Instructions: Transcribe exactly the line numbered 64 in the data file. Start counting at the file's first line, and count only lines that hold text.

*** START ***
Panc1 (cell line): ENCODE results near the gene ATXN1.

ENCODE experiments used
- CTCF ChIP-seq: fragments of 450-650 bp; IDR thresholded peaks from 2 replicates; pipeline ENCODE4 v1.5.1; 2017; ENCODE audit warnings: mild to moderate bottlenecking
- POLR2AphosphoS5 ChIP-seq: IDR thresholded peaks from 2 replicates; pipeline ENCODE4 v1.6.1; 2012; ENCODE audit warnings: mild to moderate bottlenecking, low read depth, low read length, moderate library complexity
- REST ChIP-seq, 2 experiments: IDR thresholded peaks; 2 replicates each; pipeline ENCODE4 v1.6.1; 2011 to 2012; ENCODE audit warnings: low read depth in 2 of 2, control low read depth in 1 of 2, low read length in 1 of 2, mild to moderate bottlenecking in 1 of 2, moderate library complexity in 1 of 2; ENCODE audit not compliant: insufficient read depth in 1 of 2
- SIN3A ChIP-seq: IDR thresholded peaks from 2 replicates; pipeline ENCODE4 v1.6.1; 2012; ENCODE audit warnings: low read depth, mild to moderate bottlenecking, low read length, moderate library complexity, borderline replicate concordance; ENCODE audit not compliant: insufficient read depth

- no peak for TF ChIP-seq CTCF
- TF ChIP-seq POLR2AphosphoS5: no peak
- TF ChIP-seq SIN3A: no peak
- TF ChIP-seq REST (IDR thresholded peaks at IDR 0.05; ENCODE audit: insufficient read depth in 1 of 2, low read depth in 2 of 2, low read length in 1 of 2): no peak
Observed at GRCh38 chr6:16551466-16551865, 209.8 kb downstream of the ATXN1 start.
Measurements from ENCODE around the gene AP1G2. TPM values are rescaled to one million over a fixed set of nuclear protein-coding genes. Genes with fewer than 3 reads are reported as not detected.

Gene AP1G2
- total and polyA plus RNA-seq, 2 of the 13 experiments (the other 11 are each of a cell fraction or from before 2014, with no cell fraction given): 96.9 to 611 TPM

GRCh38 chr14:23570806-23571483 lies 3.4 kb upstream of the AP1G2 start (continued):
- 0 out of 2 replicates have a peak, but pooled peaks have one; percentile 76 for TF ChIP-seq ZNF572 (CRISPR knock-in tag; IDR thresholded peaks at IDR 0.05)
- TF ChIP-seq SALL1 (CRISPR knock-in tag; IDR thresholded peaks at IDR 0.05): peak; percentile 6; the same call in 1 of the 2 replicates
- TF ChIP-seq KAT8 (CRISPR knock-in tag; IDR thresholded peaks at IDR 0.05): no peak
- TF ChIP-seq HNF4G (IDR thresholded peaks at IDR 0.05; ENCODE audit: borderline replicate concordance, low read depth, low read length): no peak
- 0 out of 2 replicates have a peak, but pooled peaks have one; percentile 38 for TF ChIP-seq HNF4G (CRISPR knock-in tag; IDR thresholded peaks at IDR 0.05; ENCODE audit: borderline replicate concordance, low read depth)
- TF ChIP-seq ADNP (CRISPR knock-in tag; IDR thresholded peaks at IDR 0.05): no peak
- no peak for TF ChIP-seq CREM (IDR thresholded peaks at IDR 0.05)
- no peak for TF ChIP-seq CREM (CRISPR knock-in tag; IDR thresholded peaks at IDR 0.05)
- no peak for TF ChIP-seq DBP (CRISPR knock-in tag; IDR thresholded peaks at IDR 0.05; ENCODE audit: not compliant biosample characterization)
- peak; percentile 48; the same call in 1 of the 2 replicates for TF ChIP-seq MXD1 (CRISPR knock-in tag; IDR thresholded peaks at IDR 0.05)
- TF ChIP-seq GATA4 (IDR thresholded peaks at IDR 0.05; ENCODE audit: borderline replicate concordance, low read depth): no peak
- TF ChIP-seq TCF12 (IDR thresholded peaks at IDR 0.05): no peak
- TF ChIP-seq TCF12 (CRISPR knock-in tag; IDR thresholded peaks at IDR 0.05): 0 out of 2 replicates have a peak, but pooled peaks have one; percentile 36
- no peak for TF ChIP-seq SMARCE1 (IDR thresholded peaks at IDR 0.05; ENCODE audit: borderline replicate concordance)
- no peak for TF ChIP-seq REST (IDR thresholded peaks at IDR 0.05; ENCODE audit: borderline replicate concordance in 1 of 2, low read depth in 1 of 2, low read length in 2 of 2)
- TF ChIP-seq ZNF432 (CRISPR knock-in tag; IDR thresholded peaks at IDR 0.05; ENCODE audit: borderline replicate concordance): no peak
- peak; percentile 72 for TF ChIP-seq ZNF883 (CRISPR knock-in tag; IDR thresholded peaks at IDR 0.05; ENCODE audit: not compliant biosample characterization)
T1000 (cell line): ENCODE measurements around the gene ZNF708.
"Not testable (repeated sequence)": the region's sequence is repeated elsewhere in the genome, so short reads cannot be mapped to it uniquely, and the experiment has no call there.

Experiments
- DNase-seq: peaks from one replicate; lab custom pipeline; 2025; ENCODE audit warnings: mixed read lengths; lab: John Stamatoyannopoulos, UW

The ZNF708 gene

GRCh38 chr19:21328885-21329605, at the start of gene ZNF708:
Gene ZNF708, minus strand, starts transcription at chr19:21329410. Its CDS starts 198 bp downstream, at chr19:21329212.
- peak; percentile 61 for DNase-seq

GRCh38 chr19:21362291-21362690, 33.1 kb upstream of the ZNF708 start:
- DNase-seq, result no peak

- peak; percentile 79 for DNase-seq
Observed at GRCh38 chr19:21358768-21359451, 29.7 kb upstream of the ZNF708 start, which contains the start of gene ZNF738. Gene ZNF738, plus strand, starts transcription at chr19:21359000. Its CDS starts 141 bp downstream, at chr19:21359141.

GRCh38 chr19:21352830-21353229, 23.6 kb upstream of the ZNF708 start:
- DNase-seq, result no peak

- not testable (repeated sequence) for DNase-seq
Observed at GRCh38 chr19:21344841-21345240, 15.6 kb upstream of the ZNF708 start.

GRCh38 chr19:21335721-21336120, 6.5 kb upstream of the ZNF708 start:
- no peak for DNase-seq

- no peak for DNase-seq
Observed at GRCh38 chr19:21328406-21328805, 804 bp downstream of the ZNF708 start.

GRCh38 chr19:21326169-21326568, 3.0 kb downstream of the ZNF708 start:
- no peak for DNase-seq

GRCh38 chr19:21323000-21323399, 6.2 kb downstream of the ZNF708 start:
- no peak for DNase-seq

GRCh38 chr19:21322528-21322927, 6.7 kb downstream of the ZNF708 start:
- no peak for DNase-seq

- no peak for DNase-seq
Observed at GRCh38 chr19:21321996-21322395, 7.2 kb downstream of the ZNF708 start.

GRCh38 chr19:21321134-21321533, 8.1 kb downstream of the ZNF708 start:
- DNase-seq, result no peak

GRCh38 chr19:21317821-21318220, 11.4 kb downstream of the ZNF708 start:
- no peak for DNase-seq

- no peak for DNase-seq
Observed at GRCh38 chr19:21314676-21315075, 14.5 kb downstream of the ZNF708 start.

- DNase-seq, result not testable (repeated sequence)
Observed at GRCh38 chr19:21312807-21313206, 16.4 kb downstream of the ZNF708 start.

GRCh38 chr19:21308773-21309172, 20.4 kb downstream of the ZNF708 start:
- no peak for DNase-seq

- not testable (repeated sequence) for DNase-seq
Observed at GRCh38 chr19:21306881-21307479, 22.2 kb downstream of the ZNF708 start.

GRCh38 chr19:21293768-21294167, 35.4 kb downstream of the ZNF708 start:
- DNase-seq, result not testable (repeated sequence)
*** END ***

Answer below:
- no peak for DNase-seq